A team-by-team look at the 2014 MLS season

(2013 record in parentheses)


Chicago (14-13-7) : A tiebreaker kept the Fire out of the playoffs, but with Mike Magee crackling up front and fresh additions Jhon Kennedy Hurtado and Patrick Ianni bolstering the back line, new coach Frank Yallop should be able to restoke things in the Windy City.

Columbus (12-17-5) : A new owner (Anthony Precourt), a new coach (Gregg Berhalter), and new faces inspire optimism that the former champs can get back in contention. Bringing in Giancarlo Gonzalez and Michael Parkhurst to give ballast to the back line is a start.

D.C. United (3-24-7) : As eye-averting as last year’s worst-ever outing was, United still won the US Open Cup on the road in Utah. Now with striker Eddie Johnson on site to pump up the volume of goals and Sean Franklin, Jeff Parke, and Bobby Boswell on hand to shore up the back line, the four-time champs will be back in the conversation.


Houston (14-11-9) : The Dynamo are an autumn perennial — seven playoff appearances in eight years and the conference final last time. If the defense gels and the midfield can handle the workload, coach Dom Kinnear will keep his guys humming well after the leaves fall.

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Montreal (14-13-7) : They were the best team around until midsummer, when the wheels fell off, and they were booted out by Houston in the knockout match. If new coach Frank Klopas can squeeze another season out of Marco Di Vaio, his 37-year-old striker, and enlist some midfield help, the Impact could live up to their name.

New England (14-11-9) : Coming off their first playoff appearance since 2009, the Revolution are on the upswing. With teen god Diego Fagundez plus new addition Teal Bunbury up front, Kelyn Rowe doing mixmaster work in the midfield, and Jose Goncalves anchoring the back line, Jay Heaps’s star-spangled guys should contend, assuming that the goalkeeping holds up.

New York (17-9-8) : With Tim Cahill and Thierry Henry providing pop up front, the Red Bulls have the goods to top the conference again. Question is, how much will their CONCACAF Champions League duties wear down the battery in the second half?

Philadelphia (12-12-10) : With Maurice Edu and Vincent Nogueira expected to amp up the midfield and help out overburdened striker Jack McInerney, the Union are looking to get back into playoff range. UConn keeper Andre Blake, the top SuperDraftee, could start.


Sporting Kansas City (17-10-7) : They did it the hard way, beating Real Salt Lake, 7-6, in a shootout, but that first crown was legit. With Jimmy Nielsen, the league’s top keeper, gone, backup Eric Kronberg will have to stand tall behind an imposing back line for a repeat.

Toronto FC (6-17-11) : They’ve never made the playoffs and weren’t close last time, so ownership laid out a lot of loonies to bring in studs Michael Bradley, Jermain Defoe, and Gilberto plus Julio Cesar to keep goal. Will that be enough to collect the additional 20-plus points the club likely will need to get to the postseason? Maybe. At least it’s a healthy down payment.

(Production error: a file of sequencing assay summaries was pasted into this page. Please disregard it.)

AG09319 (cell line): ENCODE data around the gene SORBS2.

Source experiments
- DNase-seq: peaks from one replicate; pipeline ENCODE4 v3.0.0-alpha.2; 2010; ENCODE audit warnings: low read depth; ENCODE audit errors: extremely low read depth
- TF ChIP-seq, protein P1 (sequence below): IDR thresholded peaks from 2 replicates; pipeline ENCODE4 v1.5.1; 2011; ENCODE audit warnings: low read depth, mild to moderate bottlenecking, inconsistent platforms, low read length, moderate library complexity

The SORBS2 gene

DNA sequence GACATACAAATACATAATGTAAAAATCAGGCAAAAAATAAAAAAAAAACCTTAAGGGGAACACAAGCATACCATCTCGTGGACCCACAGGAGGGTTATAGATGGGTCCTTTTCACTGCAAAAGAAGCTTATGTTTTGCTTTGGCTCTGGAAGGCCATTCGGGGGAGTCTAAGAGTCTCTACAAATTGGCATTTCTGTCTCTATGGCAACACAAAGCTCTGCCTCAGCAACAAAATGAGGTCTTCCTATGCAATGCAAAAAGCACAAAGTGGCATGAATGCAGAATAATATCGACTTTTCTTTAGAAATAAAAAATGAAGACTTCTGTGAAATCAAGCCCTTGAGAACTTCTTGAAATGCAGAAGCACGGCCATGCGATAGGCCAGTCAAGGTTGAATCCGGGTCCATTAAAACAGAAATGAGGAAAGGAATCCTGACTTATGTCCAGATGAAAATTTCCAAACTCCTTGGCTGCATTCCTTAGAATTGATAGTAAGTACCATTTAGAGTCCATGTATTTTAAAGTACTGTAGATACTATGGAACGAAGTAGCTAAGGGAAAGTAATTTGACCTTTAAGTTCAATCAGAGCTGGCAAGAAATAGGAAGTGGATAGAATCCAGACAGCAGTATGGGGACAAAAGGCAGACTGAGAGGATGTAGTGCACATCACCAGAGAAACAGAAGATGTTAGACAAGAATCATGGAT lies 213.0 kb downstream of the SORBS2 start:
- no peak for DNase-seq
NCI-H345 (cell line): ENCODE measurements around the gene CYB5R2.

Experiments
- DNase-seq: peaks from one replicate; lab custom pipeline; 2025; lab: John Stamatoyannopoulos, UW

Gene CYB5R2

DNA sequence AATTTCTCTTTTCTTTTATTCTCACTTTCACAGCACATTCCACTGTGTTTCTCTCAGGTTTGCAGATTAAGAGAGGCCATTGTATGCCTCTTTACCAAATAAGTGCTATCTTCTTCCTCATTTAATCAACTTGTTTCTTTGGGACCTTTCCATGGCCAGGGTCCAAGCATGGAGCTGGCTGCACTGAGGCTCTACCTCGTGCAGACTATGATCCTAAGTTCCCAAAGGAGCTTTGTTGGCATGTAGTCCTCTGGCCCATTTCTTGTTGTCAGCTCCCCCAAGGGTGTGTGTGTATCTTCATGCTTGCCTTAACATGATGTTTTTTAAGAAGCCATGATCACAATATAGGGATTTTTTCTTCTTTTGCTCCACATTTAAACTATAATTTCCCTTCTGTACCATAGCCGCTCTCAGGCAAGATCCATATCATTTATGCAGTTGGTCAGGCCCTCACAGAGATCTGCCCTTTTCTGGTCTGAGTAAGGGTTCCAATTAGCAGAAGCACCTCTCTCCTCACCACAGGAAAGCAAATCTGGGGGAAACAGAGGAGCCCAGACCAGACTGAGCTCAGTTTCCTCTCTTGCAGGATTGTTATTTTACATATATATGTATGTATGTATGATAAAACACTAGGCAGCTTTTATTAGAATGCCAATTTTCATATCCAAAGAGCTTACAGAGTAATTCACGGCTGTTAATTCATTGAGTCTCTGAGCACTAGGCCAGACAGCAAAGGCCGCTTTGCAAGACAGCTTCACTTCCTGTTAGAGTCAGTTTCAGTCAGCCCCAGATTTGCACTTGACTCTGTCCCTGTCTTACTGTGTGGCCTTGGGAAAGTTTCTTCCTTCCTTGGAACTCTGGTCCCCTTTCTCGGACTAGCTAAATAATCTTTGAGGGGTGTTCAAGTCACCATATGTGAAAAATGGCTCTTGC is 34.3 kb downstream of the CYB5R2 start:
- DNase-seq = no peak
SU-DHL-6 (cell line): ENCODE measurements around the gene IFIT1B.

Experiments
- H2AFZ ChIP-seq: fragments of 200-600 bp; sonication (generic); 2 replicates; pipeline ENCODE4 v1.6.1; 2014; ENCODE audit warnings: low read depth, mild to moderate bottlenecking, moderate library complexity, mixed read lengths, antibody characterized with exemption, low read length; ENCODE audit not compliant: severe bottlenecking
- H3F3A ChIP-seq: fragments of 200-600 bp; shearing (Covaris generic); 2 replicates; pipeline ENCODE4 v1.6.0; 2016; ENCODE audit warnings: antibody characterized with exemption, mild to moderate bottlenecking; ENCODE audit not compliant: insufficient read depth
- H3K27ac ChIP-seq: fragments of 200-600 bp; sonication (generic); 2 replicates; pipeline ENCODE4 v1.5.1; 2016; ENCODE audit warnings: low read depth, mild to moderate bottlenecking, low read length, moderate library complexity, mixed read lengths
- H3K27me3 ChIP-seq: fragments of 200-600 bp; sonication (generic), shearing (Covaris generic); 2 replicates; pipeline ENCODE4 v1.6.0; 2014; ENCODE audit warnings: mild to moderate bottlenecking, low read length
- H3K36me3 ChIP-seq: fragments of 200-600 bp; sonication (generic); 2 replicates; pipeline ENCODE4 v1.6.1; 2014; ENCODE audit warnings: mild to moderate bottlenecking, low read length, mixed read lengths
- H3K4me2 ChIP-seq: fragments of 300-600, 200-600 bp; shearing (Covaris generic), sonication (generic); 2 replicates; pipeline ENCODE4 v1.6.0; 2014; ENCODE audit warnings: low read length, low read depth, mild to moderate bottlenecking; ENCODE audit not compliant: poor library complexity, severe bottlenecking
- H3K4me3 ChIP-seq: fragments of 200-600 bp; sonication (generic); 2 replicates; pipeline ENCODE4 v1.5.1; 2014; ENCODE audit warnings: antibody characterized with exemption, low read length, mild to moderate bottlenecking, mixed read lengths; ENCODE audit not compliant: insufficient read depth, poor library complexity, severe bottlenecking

Colorado (14-11-9) : With rookies Dillon Powers and Deshorn Brown providing midfield oomph, the young Rapids made some noise last year. Now, can they make a push under former teammate and new coach Pablo Mastroeni, who still has the interim label?

Chivas USA (6-20-8) : Anybody want to buy a soccer club in LA? The league last month bought back Chivas from its Mexican owners, but new coach Wilmer Cabrera can’t be expected to work miracles with a group that gave up more than twice as many goals as it managed last year. Another short season looms.

FC Dallas (11-12-11) : They finished ahead of Chivas last time, but that wasn’t much consolation. Top scorer Blas Perez is back, but with playmaker David Ferreira gone, new man Mauro Diaz must step up, and coach Oscar Pareja needs to figure out how his old club is going to score more goals than it gives up.


Los Angeles (15-11-8) : Dreams of a three-peat vanished in Utah last time, but once Landon Donovan and Omar Gonzalez rejoin Robbie Keane after their World Cup stints, the Galaxy will be in the chase — as long as the defense avoids late-game implosions.

Portland (14-5-15) : Getting gonged in the conference final by Real Salt Lake was a dispiriting end to a table-topping season, but the Timbers have the goods to get back there with Donovan Ricketts (Goalkeeper of the Year), midfielder Diego Valeri (Newcomer of the Year), and a stingy defense that’s exceptionally tough to crack at home.

Real Salt Lake (16-10-8) : How close can you come to hardware without winning any? RSL finished 1 point behind Portland in the regular-season race, dropped the US Open Cup final at home to New York, and lost the MLS Cup to Sporting Kansas City in a shootout. Jeff Cassar, who’ll step in for departed coach Jason Kreis, still has plenty of talent for another go, starting with keeper Nick Rimando.

San Jose (14-11-9) : They might have missed the playoffs, but the Quakes were rumbling late, losing only twice in their final 14 matches while allowing just 10 goals. With top gun Chris Wondolowski fit and coach Mark Watson in charge for a full season, they figure to be playing in November.

Seattle (15-12-7) : Last season’s late swoon and the playoff loss to Portland stung, and with top scorer Eddie Johnson gone, Clint Dempsey will have to take on the load up front. Of greater concern is the Sounders’ defense, which conceded a worst-ever 42 goals.

Vancouver (13-12-9) : Nobody’s going to make up for the departed Camilo Sanvezzo’s 22 goals, so new coach Carl Robinson will rely on the return of captain Jay DeMerit and the arrival of Steve Beitashour to firm up the back line and a revamped midfield to step up.

John Powers can be reached at